'None of your business': Woman answers when she'll have kids in viral rant

33-year-old writer smacks down the practice of badgering young women about when they plan to have babies in a Facebook post that has now been shared nearly 50,000 times.

"You don't know who is struggling with infertility or grieving a miscarriage or dealing with health issues"

"This is just a friendly P.S.A. that people's reproductive and procreative plans and decisions are none of your business," wrote 33-year-old Emily Bingham in a now-viral Facebook post earlier this month. (Emily Bingham/Facebook)

Curious about when you can expect a grandchild from your son and his new wife? Or if those nice people down the street plan to have another baby? Or why your high school bestie hasn't even started trying for kids yet?

A 33-year-old American woman (and thousands of her supporters online) have a few words of advice:

"Before you ask a single 30-something if/when s/he plans on having children because, you know, clock's ticking ... just stop. Please stop."

Freelance writer Emily Bingham of Ann Arbor, Mich. took to Facebook earlier this month with a much longer version of the message above after having dinner with members of her boyfriend's family.

"Someone had made a joke about grandkids, pointed at me, and it wasn't the first time I'd had somebody make a comment like that," she told The Detroit Free Press during an interview Sunday. "I think I finally felt mad enough about it to say something."

Knowing that pregnancy-related photos tend to attract attention, Bingham decided to vent her frustration on Facebook by posting an ultrasound image she'd found using Google Images.

Michigan-based freelance writer Emily Bingham is being hailed far and wide this week for saying what appears to have been on the minds of many young women who've dealt with questions about when they're having children. (Emily Bingham/Facebook)

"Hey everyone!!! Now that I got your attention with this RANDOM ULTRASOUND PHOTO I grabbed from a Google image search, this is just a friendly P.S.A. that people's reproductive and procreative plans and decisions are none of your business," she wrote in the caption of the Sept. 20 image post. "NONE OF YOUR BUSINESS."

Bingham went on to explain that, based on her own experience, questions about starting a family (particularly when they're about why someone hasn't started a family) can be both invasive and hurtful for those who receive them.

"You don't know who is struggling with infertility or grieving a miscarriage or dealing with health issues. You don't know who is having relationship problems or is under a lot of stress or the timing just isn't right," she wrote. "You don't know how your seemingly innocent question might cause someone grief, pain, stress or frustration."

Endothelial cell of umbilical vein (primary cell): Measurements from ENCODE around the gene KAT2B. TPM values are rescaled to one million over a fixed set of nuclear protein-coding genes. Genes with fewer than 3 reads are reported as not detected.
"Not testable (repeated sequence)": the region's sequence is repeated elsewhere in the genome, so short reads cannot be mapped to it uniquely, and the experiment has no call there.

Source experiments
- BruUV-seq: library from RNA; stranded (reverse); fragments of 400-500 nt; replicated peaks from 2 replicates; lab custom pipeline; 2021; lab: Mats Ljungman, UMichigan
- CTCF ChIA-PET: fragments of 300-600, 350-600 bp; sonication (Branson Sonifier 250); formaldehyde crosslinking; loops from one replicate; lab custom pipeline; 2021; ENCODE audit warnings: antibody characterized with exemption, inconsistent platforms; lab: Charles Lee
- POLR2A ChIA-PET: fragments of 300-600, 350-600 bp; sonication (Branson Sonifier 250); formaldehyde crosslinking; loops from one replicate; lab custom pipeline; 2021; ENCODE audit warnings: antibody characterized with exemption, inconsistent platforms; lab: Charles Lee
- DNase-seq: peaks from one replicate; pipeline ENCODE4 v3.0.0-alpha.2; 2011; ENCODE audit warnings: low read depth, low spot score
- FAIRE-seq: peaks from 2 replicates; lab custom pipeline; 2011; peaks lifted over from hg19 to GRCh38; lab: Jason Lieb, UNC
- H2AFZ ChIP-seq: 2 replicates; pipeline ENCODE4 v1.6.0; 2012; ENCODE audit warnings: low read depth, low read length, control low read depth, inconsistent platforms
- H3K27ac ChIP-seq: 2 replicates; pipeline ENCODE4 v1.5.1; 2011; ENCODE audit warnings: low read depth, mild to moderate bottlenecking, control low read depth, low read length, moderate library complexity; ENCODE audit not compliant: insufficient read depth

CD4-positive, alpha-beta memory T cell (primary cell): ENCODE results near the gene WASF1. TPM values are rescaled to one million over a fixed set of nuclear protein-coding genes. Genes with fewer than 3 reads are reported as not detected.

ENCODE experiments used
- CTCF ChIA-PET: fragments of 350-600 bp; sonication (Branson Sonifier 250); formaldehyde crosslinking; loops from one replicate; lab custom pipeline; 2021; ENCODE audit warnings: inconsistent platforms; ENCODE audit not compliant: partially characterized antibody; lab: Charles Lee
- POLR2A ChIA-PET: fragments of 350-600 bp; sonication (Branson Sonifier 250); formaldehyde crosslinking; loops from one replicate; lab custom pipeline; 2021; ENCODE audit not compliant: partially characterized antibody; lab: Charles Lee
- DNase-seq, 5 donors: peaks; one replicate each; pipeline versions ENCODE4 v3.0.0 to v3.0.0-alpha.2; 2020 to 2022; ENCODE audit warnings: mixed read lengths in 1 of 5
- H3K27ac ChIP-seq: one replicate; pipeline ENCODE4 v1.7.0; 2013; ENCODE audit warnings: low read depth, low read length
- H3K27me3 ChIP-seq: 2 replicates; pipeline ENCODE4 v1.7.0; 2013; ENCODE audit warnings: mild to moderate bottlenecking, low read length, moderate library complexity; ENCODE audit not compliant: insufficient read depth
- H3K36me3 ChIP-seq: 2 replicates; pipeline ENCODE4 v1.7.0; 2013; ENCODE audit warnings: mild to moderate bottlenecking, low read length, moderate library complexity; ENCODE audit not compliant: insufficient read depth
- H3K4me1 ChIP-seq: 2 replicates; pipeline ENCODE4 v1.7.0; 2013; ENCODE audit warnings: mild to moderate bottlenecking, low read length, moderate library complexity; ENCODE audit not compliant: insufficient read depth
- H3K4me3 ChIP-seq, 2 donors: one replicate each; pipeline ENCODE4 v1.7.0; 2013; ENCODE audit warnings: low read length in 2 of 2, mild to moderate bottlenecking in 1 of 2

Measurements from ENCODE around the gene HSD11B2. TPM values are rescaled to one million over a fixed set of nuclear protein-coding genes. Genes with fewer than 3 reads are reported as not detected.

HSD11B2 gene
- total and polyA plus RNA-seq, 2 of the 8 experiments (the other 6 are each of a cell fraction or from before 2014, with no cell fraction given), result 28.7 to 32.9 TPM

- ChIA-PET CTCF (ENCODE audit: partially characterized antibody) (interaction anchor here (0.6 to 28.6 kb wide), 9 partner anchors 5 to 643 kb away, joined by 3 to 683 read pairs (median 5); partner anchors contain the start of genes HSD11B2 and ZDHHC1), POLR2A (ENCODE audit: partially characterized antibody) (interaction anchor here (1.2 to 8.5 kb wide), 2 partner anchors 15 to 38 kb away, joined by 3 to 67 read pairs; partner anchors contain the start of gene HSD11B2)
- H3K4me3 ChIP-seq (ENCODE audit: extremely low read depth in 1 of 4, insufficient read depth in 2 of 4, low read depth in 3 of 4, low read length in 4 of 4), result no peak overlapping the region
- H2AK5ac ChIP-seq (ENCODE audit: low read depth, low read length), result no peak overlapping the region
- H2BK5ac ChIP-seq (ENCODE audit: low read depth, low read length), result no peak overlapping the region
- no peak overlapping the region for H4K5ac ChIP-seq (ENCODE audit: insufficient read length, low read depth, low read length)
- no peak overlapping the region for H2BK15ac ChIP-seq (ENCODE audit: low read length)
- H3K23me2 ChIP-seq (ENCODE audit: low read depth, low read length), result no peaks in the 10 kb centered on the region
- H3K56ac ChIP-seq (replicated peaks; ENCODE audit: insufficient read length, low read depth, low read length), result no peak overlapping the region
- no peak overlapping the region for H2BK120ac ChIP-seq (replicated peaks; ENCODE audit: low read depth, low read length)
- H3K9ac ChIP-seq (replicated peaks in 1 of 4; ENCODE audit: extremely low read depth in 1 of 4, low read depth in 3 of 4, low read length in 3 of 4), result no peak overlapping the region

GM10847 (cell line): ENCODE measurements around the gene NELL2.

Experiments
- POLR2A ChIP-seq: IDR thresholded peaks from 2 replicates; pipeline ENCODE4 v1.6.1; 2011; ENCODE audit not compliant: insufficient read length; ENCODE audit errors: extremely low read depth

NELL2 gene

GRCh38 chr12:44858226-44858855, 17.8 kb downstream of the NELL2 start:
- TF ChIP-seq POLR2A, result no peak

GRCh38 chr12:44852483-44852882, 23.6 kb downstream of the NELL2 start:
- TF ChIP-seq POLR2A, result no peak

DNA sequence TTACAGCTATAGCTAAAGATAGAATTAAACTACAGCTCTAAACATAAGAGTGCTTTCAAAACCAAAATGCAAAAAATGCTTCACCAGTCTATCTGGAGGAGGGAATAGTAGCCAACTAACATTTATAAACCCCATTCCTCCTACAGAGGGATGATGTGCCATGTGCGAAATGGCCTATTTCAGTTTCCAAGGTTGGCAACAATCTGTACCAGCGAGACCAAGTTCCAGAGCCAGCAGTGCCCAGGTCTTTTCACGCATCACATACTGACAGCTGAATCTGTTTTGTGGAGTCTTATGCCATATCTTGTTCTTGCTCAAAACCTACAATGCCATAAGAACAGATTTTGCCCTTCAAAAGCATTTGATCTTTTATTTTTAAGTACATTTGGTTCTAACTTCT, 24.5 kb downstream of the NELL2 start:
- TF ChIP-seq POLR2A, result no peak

Later, in the comments section of the post, Bingham revealed that her rant was partially inspired by a friend "who had to go through a stressful and heart-wrenching year of fertility treatments before conceiving her son, only to begin fielding 'When's baby No. 2 coming?!' questions within a MONTH of his birth."

Comments left by others both on the post and various reactions to it, suggest that Bingham is far from alone in her stance.

Her original Facebook post alone has now been shared nearly 50,000 times, and the words she wrote continue to spread further thanks to media coverage in the U.S. and the U.K.

Bingham is one of several woman who've made headlines in recent months for speaking out on the topic of women being pressured to procreate, or what some refer to as "fertility shaming."

English-Canadian actress Kim Cattrall made waves just this month for her comments about motherhood and derision of the term "childless," as did supermodels Tyra Banks and Chrissy Teigen.

Teigen, who says she's been trying to get pregnant for five years, told Banks on their joint talk show FABlife that she takes up particular issue with strangers asking about her family plans.

"Every single time I sit down for an interview with anybody… I will say, just being two years into being married, the questions just come from all over," she said. "It's kind of crazy because I can't imagine being that nosy to be like, 'So, when are the kids coming?' because who knows what somebody's going through."   

This sentiment resonated with many people online after Bingham expressed it in her post as well.

"People asking me about my child bearing plans drives me up a tree. Be they my parents or PERFECT STRANGERS, because that happens all too often," wrote one woman on the original post.

"The uterus has powerful magnets that attract unwanted comments," wrote another.

Bingham's post, which can be read in its entirety here, ends with the following words of wisdom for those who simply may not have known that their questions could be hurtful:

"Bottom line: Whether you are a wanna-be grandparent or a well-intentioned friend or family member or a nosy neighbor, it's absolutely none of your business. Ask someone what they're excited about right now. Ask them what the best part of their day was. If a person wants to let you in on something as personal as their plans to have or not have children, they will tell you. If you're curious, just sit back and wait and let them do so by their own choosing, if and when they are ready."